Advice to Graduating Seniors: What I’d Tell Myself If I Could Go Back

A map is great if you want to go where people have been before. A compass, even though uncertain and unpredictable, will cause you to pave new paths, and lead you to unexpected and amazing places. So for the last 7 years, I’ve trusted my compass. It hasn’t always been fun. It hasn’t always been easy. But it’s always been interesting.

(Photo: Luftphilia/Flickr)
(Photo: Luftphilia/Flickr)

I returned to the class of my high school AP English teacher after almost 20 years. This is based on a talk I gave to her graduating seniors.

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I’ve thought over the last week about what I’d share with you. Not too long ago…well actually 20 years ago (which will go by in the blink of an eye), I was sitting exactly where you’re sitting, doing what you’re doing, in miss Fauver’s AP English class, about to graduate and at a time and a place in my life, much like the one you’re in, when in the words of Elle Luna “nothing is known and everything is possible.

So I thought what I’d share with you is the advice that I would give myself if I could go back and talk to the 18 year old version of me. Ironically if I had known everything I’m about to tell you I may not be here telling it to you. That’s the thing about being 18. You think you know everything. So in no particular order of importance I’d like to share with you what I’ve learned on this journey:

Chances are you’ve been giving a lot of thought to the answer to this question:

What do you want to do with your life?

And it’s kind of a loaded question because despite what you might think, you hardly know who you are. You’ve only lived a small fraction of your life. You might be tempted to answer that question with how you plan to earn a living. But there’s a difference between what you plan to do with your life and how you plan to earn a living.

When you don’t limit the answer to that question, you open yourself up for a hell of a ride. Even though you’ve probably spent the last 18 years of your life searching for the right answers in order to get good grades, pass AP tests, get into the college of your dreams and become masters of the universe, I’m not sure there any right answers. And even if there are, I encourage you to search for interesting ones.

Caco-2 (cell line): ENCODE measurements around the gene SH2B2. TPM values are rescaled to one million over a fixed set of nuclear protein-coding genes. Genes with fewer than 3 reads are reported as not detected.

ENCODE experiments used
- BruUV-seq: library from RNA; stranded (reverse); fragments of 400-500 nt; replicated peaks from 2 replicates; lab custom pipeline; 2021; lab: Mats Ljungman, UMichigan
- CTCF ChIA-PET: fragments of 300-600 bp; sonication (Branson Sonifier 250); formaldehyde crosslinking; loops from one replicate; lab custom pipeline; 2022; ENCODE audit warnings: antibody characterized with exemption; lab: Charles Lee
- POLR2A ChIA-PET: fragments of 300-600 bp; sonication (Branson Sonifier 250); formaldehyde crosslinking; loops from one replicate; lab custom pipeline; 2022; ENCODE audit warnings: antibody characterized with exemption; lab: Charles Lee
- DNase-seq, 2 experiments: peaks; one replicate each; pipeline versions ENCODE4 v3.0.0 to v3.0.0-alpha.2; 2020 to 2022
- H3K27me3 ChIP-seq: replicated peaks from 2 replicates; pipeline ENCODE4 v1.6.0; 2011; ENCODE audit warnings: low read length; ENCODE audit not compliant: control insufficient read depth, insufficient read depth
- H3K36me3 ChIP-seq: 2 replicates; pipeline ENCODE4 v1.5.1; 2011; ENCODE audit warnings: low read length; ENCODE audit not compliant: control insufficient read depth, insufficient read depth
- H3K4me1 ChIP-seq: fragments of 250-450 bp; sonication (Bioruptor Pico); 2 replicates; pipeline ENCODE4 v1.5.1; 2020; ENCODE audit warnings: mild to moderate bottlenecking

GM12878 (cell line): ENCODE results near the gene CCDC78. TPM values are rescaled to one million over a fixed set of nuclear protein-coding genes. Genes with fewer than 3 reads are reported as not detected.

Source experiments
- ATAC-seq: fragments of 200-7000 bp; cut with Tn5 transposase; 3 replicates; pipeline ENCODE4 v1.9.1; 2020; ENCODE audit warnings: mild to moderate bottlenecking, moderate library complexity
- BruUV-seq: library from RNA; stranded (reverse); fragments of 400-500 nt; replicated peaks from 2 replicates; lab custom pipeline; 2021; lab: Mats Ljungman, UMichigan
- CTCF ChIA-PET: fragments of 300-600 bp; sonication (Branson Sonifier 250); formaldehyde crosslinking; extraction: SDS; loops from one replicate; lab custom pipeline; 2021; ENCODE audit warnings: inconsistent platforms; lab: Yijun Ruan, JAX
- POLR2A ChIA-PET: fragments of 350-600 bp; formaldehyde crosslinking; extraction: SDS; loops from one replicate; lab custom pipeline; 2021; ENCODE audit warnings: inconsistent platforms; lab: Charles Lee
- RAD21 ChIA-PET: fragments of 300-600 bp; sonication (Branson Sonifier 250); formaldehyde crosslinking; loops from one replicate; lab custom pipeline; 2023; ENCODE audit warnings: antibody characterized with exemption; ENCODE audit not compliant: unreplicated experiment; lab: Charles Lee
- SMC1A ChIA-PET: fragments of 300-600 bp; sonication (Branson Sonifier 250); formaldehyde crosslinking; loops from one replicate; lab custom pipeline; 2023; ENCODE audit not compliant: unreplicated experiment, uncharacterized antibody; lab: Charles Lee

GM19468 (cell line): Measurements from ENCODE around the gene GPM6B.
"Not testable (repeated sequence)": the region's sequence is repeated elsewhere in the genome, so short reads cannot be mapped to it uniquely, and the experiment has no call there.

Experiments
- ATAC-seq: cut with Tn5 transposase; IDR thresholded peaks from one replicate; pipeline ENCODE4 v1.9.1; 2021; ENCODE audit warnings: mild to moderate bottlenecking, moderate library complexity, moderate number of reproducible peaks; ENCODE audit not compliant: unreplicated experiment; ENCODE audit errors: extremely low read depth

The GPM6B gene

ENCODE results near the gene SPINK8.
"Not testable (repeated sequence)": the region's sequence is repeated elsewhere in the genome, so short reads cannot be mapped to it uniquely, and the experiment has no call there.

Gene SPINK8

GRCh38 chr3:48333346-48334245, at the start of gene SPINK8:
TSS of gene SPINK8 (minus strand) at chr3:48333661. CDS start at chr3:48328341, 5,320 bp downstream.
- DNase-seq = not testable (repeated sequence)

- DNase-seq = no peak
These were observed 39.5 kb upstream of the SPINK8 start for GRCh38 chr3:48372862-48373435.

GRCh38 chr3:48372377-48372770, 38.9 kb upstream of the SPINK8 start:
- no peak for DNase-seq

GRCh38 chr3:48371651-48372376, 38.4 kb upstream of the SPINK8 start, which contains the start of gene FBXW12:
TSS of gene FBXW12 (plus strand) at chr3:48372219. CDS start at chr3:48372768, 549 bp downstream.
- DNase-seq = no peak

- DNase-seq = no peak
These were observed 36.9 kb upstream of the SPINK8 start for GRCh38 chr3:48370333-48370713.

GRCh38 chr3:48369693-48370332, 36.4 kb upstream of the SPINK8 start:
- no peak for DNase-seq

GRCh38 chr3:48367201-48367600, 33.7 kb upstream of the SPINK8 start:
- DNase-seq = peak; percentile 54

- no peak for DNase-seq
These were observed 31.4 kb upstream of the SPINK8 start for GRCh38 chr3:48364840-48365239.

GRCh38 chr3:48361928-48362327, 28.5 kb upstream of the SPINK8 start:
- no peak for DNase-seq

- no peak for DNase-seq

• So make a list of EVERYTHING you plan to DO with you life.
  • Write it down in a notebook.
  • Don’t worry about how crazy or insane it sounds or how it’s ever going to happen.
  • Just make the list.
  • At the end of every year see how many things you’ve managed to cross off.

As you get older, fatter, and slower (which I know sounds unlikely to you right now) some of those things might not be as easy as they seem right now. So use your time wisely.

The author Neil Gaiman refers to his list as the mountain. And said that as long as he kept walking towards the mountain he knew he’d be alright. And that’s the first piece of advice I’d give to you and my 18 year old self.

Don’t walk away from the mountain.

Maybe you have plans….

Even a career in mind. If you have Indian parents some options might have been implicitly or explicitly suggested to you:

Do you want to be a doctor, lawyer or engineer? Well how do you plan to earn a living otherwise?

Maybe you’ve had this conversation at your kitchen table with your parents. I wish someone had told me that you don’t have to choose from the options in front of you. There’s a whole set that you’ll find if you’re just willing to look for them. But I didn’t look for them. My plan included Berkeley in the fall, straight A’s, and some high profile job that I could eventually brag about on my resume. Which takes us to the question….

What is school for?

  1. To attend the greatest party of your life and have lots of sex if you weren’t cool enough to do that in high school?
  2. To change the world?

Ideally both. And I know this because I managed to do neither. I had a map and a plan. I thought about being an English major and I went to a career fair on campus two weeks after school started. A recruiter at Accenture told me they didn’t hire English majors. So I dropped that idea. And every single choice I made from that point forward was based on what I thought would lead to a job.

I didn’t get straight A’s. I never got the high profile job

And because of that I wasted one of the greatest gifts that was ever given to me: Berkeley, with a world of options that I would have seen if I hadn’t just been looking at the ones in front of me.

So, don’t be in such a hurry to grow up and get a real job.